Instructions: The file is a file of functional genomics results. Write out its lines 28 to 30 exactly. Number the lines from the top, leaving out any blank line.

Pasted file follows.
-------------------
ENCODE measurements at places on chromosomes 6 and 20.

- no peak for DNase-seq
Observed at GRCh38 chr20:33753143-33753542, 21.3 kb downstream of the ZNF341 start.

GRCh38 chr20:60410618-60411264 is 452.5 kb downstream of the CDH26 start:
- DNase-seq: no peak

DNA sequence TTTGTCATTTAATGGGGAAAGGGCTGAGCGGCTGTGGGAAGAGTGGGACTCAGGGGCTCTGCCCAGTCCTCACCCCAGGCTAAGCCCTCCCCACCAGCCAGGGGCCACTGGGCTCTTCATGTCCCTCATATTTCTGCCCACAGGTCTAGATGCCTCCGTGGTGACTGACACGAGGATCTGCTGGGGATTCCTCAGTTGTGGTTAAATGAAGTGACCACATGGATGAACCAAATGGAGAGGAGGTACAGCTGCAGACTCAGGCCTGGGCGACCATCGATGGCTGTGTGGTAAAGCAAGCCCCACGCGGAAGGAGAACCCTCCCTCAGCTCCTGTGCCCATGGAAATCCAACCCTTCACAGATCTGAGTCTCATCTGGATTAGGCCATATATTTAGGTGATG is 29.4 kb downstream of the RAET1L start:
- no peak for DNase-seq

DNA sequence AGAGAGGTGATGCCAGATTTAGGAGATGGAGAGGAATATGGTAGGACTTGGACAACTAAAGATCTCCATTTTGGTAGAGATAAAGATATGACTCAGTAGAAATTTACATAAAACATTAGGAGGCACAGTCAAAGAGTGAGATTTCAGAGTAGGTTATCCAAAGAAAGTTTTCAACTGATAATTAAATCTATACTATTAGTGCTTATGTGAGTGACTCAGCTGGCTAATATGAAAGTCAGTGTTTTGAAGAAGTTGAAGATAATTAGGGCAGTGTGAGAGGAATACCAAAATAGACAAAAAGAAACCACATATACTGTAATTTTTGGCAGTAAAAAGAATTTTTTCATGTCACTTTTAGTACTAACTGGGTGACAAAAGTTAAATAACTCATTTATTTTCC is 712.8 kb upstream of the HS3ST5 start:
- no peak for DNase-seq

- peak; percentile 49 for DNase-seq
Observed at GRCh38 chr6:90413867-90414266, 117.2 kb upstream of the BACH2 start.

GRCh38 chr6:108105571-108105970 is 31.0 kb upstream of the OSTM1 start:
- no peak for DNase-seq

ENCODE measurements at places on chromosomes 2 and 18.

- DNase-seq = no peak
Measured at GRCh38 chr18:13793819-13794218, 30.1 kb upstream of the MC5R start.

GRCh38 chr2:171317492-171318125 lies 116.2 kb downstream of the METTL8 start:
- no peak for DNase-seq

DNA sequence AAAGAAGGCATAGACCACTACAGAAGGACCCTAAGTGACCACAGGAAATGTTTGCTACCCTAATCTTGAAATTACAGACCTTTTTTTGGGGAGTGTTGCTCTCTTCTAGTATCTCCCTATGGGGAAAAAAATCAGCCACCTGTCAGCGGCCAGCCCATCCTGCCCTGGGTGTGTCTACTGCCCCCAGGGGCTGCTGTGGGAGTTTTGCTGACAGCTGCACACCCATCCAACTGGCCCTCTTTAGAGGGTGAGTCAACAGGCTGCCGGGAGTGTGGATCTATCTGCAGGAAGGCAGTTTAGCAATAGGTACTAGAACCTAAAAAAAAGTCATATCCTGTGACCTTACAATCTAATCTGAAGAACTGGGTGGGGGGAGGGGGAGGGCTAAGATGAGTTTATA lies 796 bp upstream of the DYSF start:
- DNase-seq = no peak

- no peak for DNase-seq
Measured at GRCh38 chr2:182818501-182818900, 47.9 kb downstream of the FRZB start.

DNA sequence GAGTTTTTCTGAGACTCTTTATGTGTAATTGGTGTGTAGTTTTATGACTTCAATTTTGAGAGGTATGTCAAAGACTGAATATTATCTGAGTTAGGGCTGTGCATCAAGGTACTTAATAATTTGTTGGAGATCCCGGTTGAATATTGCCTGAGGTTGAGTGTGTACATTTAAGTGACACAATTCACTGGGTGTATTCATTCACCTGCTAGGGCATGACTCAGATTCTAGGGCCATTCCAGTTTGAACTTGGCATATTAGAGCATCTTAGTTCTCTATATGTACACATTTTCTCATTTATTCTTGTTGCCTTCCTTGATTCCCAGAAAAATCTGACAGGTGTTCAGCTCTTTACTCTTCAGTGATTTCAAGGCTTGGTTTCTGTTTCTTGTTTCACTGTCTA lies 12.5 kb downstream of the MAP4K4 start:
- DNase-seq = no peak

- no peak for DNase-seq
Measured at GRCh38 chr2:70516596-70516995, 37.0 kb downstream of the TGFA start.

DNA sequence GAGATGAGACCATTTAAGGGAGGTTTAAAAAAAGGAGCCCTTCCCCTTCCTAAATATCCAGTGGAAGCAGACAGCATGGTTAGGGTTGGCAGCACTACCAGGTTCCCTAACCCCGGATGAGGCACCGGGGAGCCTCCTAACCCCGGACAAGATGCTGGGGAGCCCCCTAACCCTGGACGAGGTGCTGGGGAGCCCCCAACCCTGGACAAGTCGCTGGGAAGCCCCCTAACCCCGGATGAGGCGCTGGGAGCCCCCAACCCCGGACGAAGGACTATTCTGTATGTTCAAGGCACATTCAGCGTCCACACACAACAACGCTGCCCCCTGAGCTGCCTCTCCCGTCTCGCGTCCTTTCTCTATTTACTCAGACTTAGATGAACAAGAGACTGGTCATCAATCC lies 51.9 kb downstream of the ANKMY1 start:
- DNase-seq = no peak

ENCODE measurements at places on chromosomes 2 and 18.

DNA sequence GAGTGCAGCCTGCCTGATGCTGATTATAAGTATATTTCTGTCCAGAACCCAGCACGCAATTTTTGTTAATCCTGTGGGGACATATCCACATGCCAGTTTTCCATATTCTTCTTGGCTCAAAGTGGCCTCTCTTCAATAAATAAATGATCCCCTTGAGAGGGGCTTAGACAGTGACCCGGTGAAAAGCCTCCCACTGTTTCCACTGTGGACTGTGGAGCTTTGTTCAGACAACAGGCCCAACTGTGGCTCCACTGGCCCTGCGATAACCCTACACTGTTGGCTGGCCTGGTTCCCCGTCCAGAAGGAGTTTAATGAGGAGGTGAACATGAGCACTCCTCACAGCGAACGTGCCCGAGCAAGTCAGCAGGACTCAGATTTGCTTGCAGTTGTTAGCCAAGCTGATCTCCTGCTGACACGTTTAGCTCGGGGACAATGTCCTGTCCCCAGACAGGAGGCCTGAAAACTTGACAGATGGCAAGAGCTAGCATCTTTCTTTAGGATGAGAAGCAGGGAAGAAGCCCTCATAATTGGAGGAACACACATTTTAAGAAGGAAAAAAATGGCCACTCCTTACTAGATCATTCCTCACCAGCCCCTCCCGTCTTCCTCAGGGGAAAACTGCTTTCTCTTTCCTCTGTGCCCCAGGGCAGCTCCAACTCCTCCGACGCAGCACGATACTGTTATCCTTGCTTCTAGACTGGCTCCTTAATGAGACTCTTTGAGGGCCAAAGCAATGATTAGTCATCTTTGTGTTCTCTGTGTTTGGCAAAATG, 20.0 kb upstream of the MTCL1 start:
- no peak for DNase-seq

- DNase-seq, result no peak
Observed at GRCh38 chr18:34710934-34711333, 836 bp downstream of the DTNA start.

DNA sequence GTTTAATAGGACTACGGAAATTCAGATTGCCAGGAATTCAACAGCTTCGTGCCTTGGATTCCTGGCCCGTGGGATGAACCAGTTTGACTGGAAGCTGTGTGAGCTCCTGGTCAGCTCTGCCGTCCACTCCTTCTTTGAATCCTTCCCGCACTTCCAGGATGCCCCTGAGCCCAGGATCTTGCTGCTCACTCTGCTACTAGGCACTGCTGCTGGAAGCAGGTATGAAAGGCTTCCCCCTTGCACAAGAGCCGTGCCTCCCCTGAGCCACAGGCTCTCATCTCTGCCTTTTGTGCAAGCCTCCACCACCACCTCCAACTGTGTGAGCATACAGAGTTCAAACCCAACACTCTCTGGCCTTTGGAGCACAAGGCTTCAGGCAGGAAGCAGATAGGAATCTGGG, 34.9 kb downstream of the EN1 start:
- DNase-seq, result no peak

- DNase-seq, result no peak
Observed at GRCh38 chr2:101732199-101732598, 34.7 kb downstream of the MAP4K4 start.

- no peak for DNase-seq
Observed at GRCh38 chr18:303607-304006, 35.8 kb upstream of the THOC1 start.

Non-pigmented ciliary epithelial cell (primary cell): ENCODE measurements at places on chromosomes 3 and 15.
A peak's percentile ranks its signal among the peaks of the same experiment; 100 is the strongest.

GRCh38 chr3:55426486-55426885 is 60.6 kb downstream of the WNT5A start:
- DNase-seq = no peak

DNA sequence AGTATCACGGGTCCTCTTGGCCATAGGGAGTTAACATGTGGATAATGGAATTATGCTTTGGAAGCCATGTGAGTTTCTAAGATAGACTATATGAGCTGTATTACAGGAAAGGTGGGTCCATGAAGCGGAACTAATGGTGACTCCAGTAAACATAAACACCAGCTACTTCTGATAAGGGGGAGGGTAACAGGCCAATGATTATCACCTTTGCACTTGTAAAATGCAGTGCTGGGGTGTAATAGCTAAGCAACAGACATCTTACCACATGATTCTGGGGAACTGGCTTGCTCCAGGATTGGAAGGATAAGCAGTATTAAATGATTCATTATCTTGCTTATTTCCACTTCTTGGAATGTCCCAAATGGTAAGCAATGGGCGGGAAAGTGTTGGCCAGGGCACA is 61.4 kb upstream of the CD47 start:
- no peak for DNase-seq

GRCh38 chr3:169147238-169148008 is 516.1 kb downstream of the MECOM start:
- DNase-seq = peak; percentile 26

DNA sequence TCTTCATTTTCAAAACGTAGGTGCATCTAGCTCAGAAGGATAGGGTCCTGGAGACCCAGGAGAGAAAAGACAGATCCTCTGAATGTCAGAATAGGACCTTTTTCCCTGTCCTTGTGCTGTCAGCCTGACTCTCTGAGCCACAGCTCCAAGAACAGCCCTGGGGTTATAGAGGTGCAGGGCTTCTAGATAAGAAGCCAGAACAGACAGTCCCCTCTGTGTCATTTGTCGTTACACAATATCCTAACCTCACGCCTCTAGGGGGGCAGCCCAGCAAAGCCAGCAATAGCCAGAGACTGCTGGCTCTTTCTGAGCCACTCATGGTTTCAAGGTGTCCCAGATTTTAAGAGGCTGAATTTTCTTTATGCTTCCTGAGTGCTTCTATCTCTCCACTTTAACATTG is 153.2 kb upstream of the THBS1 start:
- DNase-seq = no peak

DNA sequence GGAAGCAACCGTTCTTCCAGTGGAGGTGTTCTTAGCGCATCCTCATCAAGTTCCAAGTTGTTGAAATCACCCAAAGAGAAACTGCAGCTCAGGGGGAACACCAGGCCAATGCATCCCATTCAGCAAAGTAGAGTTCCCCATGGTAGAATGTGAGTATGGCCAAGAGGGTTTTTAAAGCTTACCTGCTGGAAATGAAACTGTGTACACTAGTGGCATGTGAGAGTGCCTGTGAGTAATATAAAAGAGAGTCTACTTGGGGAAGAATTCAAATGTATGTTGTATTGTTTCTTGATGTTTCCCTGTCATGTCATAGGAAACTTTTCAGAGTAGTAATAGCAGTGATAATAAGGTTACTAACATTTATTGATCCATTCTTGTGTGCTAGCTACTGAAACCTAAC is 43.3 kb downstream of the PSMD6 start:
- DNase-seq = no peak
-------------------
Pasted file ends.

- DNase-seq = no peak

ENCODE measurements at places on chromosomes 2 and 18.

DNA sequence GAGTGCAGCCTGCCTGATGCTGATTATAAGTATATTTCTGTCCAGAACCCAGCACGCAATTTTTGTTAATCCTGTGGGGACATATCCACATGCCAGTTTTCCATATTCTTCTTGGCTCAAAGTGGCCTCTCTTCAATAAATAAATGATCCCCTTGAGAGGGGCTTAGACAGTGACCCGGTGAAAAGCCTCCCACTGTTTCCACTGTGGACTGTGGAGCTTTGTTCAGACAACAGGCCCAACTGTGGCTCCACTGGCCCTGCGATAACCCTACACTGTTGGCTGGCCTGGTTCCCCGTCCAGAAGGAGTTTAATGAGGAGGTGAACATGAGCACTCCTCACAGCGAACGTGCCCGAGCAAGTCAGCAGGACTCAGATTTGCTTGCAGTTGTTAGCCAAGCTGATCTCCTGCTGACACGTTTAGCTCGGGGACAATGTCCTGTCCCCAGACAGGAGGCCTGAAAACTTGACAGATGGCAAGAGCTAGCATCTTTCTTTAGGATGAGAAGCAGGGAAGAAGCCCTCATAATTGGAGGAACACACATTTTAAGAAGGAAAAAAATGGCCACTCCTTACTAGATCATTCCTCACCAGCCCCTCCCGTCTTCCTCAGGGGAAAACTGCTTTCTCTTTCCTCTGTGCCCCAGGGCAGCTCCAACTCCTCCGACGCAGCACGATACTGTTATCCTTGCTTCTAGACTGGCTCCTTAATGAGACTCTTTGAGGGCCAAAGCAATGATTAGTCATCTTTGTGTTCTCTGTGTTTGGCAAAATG, 20.0 kb upstream of the MTCL1 start: